Concurrent inheritance of 2 gene mutations is exceptional. If one of the two is due to an unknown gene, its discovery may be accelerated by the presence of the other concurrent mutation. The closer is the location (locus) of a mutated gene to another, it is much more likely that both of them will be inherited concurrently. For example, we observed brachydactyly type D in a young patient with Schwannomatosis – the first is due to a mutated HOXD13 gene and the other may or may not be due to a mutated SMARC B1 or B2 or other genes. Because it is known that the gene for the first mutation is located on chromosome 7 in the area 15 (7p15), it is reasonable to focus initial investigations of the second mutation in this vicinity.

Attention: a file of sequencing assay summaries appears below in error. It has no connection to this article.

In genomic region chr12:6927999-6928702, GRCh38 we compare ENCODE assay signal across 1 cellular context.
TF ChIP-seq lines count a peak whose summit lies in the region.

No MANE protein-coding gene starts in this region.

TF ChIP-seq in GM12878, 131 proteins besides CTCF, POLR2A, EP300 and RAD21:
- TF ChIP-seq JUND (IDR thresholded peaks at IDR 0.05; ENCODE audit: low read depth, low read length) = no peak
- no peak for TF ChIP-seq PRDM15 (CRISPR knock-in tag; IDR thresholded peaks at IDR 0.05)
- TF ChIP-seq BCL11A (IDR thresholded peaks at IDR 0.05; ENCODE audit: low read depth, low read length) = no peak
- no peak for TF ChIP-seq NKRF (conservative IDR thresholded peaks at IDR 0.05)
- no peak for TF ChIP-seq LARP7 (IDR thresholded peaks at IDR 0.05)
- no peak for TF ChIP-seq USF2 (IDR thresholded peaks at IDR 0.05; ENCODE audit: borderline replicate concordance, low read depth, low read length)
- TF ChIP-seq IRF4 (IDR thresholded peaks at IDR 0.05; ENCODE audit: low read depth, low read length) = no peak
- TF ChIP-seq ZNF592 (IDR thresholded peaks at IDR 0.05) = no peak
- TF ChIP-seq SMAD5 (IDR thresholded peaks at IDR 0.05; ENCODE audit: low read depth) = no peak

Schwannomatosis is a rare disorder often referred to as Neurofibromatosis type 3 (NF-3). It is characterized by the development of multiple peripheral nerves schwannomas which tend to be painful. It is unclear what relation, if any, NF-3 has with NF-2 (some investigations show that the chromosomal site (locus) of NF-2 on chromosome 22q is proximal to the locus of NF-3).
In summary, unusual cluster of concurrent signs should be cherished by clinicians and serve as a starting point for discoveries.